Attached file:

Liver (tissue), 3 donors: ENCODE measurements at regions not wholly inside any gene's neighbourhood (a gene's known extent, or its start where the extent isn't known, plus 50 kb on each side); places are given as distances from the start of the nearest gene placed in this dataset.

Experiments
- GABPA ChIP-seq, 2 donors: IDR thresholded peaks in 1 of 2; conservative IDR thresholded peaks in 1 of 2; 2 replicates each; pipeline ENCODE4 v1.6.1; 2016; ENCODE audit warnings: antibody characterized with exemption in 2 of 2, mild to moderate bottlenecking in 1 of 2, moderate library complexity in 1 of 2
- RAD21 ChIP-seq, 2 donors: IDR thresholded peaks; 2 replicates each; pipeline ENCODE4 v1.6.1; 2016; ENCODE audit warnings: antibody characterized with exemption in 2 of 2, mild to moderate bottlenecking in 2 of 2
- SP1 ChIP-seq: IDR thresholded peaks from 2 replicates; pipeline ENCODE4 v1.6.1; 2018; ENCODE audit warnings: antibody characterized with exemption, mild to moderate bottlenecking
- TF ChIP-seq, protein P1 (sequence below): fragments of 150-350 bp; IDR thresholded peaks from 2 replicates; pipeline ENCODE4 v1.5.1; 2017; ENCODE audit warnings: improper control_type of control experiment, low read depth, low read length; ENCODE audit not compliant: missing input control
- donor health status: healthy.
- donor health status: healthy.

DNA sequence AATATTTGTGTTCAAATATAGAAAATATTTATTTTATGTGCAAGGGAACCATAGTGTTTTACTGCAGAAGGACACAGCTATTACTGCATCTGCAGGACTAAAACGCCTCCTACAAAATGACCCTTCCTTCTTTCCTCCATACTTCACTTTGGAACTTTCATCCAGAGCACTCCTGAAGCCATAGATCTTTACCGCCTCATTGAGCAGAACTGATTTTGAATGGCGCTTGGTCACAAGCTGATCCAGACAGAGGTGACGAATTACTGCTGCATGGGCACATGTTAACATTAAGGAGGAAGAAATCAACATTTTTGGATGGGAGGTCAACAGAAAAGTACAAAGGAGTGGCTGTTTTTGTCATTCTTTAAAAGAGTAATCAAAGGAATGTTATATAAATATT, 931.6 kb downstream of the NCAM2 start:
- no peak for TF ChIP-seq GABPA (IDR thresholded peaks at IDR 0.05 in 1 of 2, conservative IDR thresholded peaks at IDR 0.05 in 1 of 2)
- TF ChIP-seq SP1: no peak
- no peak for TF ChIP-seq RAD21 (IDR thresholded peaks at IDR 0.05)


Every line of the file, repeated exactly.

Liver (tissue), 3 donors: ENCODE measurements at regions not wholly inside any gene's neighbourhood (a gene's known extent, or its start where the extent isn't known, plus 50 kb on each side); places are given as distances from the start of the nearest gene placed in this dataset.

Experiments
- GABPA ChIP-seq, 2 donors: IDR thresholded peaks in 1 of 2; conservative IDR thresholded peaks in 1 of 2; 2 replicates each; pipeline ENCODE4 v1.6.1; 2016; ENCODE audit warnings: antibody characterized with exemption in 2 of 2, mild to moderate bottlenecking in 1 of 2, moderate library complexity in 1 of 2
- RAD21 ChIP-seq, 2 donors: IDR thresholded peaks; 2 replicates each; pipeline ENCODE4 v1.6.1; 2016; ENCODE audit warnings: antibody characterized with exemption in 2 of 2, mild to moderate bottlenecking in 2 of 2
- SP1 ChIP-seq: IDR thresholded peaks from 2 replicates; pipeline ENCODE4 v1.6.1; 2018; ENCODE audit warnings: antibody characterized with exemption, mild to moderate bottlenecking
- TF ChIP-seq, protein P1 (sequence below): fragments of 150-350 bp; IDR thresholded peaks from 2 replicates; pipeline ENCODE4 v1.5.1; 2017; ENCODE audit warnings: improper control_type of control experiment, low read depth, low read length; ENCODE audit not compliant: missing input control
- donor health status: healthy.
- donor health status: healthy.

DNA sequence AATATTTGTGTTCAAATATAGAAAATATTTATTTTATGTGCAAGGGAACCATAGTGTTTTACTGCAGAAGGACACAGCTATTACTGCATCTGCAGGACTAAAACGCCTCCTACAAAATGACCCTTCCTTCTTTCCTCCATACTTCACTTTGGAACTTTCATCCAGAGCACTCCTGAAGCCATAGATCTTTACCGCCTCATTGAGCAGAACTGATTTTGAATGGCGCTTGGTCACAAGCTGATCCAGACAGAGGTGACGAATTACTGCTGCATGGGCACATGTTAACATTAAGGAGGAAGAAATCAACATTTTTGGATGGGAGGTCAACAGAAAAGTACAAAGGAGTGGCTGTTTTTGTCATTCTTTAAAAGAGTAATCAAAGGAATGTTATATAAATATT, 931.6 kb downstream of the NCAM2 start:
- no peak for TF ChIP-seq GABPA (IDR thresholded peaks at IDR 0.05 in 1 of 2, conservative IDR thresholded peaks at IDR 0.05 in 1 of 2)
- TF ChIP-seq SP1: no peak
- no peak for TF ChIP-seq RAD21 (IDR thresholded peaks at IDR 0.05)